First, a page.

Like most kids, Kylie Munson, 13, enjoys a healthy mix of extracurricular activities, spending time with friends and doing well in school.
However, unlike many of her peers, she’s already doing so well in school, she can begin to think about a possible career as a geneticist, surgeon or any number of options that already make sense for the preteen who’s excelling in her Los Angeles Mission College coursework while being a member of one of the most competitive cheer teams in the country.
And despite being significantly younger than her classmates, Kylie is ranked first in her major — biological sciences — at L.A. Mission, where she is enrolled in part-time.
“Her professors, who’ve known her for a couple years now, didn’t even realize she was so young and did a double take when they saw her birth date for recommendation letters,” her mother, Rachel Munson, said.
Kylie goes to school part-time at the college in Sylmar, and takes online classes at Sage Oak. In both capacities, she’s excelled, Rachel Munson said.
Kylie’s accelerated schooling journey came when her coursework at private school Trinity Classical Academy became too easy for her. Around fourth grade, she became homeschooled before coming back to the school system and testing into the ninth grade level. Two years later, she will graduate with a collegiate sophomore’s academic standing.
She plans to graduate this spring from both her charter high school, Sage Oak, and L.A. Mission, with a high school diploma and associate’s degree, respectively.
“I don’t really feel the age difference,” Kylie said of her older classmates at L.A. Mission College. “Sometimes people are like, ‘Whoa,’ but otherwise I feel we do connect. I do feel I get along with everyone.”
Her next step? Shooting for the stars and enrolling in a four-year university.
Kylie doesn’t know the specifics yet of what sort of medicine she wants to practice — she just knows she wants to be a doctor.
“Maybe a geneticist, but I’m also interested in surgery,” she said. “There’s a lot of different possibilities.”
So far, she’s looking at schools such as Harvard, University of Florida and Northwestern University. Another option is the accelerated direct medical programs, such as ones offered at Case Western University.
“That way, Kylie doesn’t have to re-apply to medical school,” her mother said. “She’d technically be entering college with junior standing once she gets her associate’s.”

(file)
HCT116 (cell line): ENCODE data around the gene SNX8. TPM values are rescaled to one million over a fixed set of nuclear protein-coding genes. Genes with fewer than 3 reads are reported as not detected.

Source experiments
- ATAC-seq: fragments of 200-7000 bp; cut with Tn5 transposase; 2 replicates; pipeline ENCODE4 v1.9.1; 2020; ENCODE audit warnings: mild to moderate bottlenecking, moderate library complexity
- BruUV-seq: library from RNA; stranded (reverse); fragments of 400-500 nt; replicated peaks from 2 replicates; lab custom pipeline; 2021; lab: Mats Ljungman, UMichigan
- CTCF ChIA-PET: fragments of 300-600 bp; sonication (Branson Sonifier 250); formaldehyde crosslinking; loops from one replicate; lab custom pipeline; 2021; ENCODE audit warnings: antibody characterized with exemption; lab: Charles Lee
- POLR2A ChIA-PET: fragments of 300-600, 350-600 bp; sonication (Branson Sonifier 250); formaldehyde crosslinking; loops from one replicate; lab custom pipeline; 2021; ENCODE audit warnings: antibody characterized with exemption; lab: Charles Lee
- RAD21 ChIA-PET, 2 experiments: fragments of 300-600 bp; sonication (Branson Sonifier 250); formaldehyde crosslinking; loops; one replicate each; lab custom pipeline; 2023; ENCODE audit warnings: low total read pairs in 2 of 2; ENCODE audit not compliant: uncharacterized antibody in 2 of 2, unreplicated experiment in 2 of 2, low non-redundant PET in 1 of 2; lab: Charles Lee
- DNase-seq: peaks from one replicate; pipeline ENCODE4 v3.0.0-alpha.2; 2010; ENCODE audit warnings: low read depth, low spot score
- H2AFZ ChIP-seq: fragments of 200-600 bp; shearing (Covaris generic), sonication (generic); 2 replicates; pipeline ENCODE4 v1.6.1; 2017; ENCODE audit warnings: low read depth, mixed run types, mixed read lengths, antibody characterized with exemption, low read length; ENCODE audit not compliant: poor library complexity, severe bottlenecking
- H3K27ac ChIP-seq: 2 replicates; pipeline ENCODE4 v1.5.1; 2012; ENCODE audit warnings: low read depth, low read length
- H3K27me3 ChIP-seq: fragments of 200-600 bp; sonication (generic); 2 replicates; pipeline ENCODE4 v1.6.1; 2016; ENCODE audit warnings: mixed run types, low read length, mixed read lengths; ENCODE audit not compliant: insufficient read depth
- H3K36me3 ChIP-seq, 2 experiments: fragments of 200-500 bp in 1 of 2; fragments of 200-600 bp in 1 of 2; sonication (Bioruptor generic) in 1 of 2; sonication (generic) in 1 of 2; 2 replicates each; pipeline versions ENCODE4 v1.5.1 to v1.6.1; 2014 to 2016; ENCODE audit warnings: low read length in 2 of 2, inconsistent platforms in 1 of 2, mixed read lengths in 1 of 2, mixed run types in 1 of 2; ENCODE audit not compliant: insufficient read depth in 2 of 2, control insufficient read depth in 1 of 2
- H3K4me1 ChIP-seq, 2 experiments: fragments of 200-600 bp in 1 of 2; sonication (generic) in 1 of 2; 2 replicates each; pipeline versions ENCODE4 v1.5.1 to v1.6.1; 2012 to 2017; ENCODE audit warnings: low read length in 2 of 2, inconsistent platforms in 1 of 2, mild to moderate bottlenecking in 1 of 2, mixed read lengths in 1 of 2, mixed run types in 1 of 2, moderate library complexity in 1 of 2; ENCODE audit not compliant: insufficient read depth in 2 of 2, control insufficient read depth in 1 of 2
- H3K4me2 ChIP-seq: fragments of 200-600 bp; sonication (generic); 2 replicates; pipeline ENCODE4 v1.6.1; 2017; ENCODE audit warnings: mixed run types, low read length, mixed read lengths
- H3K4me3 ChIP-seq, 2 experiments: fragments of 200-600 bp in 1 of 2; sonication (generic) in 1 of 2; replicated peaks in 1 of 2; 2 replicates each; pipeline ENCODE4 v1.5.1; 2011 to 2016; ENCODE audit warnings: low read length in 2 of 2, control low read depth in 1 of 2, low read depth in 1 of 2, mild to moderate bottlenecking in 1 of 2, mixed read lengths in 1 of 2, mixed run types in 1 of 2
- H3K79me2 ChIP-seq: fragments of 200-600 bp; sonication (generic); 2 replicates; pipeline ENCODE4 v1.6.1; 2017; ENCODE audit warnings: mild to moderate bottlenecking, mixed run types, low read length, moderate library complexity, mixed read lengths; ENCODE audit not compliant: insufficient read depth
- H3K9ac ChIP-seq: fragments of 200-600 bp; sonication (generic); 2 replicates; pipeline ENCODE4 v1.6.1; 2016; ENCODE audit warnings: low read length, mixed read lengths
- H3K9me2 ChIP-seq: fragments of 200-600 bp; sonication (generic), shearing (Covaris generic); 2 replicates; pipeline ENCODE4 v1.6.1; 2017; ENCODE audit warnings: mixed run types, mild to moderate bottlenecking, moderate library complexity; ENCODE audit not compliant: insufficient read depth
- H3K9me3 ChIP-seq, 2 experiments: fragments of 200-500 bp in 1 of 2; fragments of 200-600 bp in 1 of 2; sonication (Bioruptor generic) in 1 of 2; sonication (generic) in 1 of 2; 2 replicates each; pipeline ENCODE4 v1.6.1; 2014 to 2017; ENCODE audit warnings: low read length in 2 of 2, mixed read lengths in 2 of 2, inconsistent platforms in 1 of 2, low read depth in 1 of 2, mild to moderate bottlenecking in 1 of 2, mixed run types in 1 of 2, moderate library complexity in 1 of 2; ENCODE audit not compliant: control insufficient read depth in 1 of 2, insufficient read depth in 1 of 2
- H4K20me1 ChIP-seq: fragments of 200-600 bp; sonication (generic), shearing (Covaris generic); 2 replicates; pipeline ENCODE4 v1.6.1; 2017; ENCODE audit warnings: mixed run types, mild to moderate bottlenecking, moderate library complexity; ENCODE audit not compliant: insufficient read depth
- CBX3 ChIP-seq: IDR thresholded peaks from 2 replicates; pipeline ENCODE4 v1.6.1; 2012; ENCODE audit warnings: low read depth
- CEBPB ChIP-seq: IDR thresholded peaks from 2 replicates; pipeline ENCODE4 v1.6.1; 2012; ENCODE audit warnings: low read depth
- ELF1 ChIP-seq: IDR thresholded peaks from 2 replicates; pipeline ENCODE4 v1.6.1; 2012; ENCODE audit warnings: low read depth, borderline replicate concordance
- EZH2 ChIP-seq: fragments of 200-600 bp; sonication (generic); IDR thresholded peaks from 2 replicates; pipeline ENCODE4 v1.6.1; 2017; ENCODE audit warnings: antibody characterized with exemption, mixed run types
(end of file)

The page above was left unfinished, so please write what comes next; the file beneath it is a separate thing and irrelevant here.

In her spare time, Kylie also does cheer competitively. She is a flyer on the SMOED squad, a prestigious California All Stars Cheer Squad and recently featured on AwesomenessTV. She also tutors in her spare time and volunteers with National Honor Society.
“She was always more mature and ahead of other kids her age, I could tell,” Rachel Munson said. “And I knew she had a strong attraction to science even from an early age. She’s always wanted to be a doctor, and we’d go to the library when she was about 8 or 9, and she’d want to check out the medical journals.”
This summer, Kylie has been selected to represent California at the Congress of Future Medical Leaders conference in Boston, which will take place at Harvard University and serve as an opportunity to listen to doctors from all sorts of fields talk about their professions.
“It’s really exciting,” she said. “I’m blessed to have the opportunity to do it.”
One drawback for the Munsons has been finding scholarships that Kylie qualifies for, Rachel said. Her age is the biggest legality issue, and so far, the family has been hard-pressed to find opportunities that accommodate Kylie’s achievement at such an advanced age.
When Kylie moves out of Santa Clarita for school, Rachel plans to follow her and take care of her daughter until she is old enough.
“I don’t want to hold her back, and I want to be supportive,” she said. “It’s crazy when I talk to professors and they say she’s more mature than the kids in her class. I love that she’s so humble. She’s grown up so fast.”
Kylie said she will miss her friends and community the most when she goes to college.
“But I am excited,” she said. “I’ll be sad when I leave, but I am going to learn even more about the science field, so I’m looking forward to that.”